Reversing the burden of proof before human rights bodies
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AbstractThis article considers the allocation of the burden of proof before international human rights bodies, with attention to six different judicial and quasi-judicial bodies – the European Court of Human Rights, the Inter-American Court of Human Rights, the Inter-American Commission on Human Rights, the African Court on Human and Peoples’ Rights, the African Commission on Human and Peoples’ Rights, and the Human Rights Committee. In general, all of the bodies surveyed have adopted a flexible approach to evidence law questions. While a flexible approach has merits, it also has the potential to lead to inconsistencies, as well as to situations in which rights bodies fail to take fully into account the challenges claimants face in terms of accessing justice. In this context, this article argues for the adoption of a more consistent approach, based upon but further elaborated from the standards recognised by the bodies surveyed. In particular, the article highlights two situations in which the burden of proof should be reversed. First, the burden should be reversed in cases where there is differential access to information. Second, the burden should be reversed where a prima facie case can be linked to evidence of a systemic pattern of violations.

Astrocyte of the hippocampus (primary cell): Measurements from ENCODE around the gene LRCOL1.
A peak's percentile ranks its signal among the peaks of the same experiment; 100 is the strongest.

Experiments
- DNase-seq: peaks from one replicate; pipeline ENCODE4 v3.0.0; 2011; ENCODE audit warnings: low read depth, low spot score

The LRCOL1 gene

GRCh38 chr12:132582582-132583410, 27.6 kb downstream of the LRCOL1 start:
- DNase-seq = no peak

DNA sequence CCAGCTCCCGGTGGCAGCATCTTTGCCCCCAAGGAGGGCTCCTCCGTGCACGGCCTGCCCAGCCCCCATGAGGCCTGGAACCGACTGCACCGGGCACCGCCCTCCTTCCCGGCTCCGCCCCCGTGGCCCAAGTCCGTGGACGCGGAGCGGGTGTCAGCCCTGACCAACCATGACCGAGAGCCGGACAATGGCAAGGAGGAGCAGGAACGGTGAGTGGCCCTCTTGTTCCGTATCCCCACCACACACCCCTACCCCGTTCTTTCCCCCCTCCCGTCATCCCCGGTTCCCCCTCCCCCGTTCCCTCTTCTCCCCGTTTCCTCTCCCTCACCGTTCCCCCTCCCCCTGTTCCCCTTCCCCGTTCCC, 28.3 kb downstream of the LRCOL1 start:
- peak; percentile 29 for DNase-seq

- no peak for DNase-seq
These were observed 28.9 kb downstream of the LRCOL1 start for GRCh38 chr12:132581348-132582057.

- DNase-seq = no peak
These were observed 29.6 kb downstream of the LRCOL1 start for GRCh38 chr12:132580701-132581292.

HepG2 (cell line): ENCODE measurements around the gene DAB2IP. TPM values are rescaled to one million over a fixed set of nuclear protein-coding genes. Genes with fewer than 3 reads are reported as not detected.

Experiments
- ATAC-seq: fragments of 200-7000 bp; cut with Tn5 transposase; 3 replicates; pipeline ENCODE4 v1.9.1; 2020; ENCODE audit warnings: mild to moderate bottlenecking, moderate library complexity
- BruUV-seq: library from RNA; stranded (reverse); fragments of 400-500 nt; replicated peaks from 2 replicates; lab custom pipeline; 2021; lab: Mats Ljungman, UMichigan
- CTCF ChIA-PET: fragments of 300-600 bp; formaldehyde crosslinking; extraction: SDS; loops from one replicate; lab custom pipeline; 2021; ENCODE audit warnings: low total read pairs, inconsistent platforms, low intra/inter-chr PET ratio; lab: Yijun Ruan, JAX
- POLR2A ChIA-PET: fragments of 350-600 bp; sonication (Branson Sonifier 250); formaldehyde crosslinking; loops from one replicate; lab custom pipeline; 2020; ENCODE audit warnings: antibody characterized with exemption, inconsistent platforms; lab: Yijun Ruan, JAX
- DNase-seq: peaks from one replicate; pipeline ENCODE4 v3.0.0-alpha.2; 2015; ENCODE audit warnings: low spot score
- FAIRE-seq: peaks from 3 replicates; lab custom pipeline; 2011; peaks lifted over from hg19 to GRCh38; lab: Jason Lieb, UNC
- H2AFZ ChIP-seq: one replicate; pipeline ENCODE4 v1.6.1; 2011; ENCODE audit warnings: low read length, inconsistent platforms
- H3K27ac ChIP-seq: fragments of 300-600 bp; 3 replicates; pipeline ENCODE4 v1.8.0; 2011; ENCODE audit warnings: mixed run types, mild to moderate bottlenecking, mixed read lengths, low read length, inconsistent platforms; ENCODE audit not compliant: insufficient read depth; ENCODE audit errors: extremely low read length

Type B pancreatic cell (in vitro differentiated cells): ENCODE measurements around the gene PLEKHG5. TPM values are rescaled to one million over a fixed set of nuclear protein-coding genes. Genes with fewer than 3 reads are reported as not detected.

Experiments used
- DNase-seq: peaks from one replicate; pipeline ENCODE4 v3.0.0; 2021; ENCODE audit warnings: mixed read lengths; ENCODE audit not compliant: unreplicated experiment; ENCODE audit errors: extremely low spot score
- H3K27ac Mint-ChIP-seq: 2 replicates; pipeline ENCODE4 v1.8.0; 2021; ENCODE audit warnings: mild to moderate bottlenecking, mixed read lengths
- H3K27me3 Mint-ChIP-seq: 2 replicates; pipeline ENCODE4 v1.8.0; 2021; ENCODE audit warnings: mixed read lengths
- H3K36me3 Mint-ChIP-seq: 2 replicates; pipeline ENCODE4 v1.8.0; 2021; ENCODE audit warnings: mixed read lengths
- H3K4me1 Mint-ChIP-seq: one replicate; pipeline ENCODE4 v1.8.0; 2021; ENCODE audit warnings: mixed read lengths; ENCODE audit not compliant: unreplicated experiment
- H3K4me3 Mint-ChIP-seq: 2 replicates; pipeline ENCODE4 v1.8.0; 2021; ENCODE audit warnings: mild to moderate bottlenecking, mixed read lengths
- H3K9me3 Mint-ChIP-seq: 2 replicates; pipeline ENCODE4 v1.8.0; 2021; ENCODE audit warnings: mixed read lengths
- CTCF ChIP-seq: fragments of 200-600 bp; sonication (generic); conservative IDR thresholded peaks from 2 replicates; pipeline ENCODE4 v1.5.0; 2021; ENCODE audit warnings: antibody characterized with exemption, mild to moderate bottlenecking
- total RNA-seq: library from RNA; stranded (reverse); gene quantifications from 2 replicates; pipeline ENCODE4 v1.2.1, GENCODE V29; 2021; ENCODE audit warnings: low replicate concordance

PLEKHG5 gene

Acceptance Date30/11/2020
All Author(s) ListChristopher Roberts
Journal nameInternational Journal of Human Rights
Year2021
ISSN1364-2987
LanguagesEnglish-United Kingdom
KeywordsAccess to information, burden of proof, evidence, human rights, international courts, tribunals, systemic violations

Last updated on 2021-13-05 at 23:05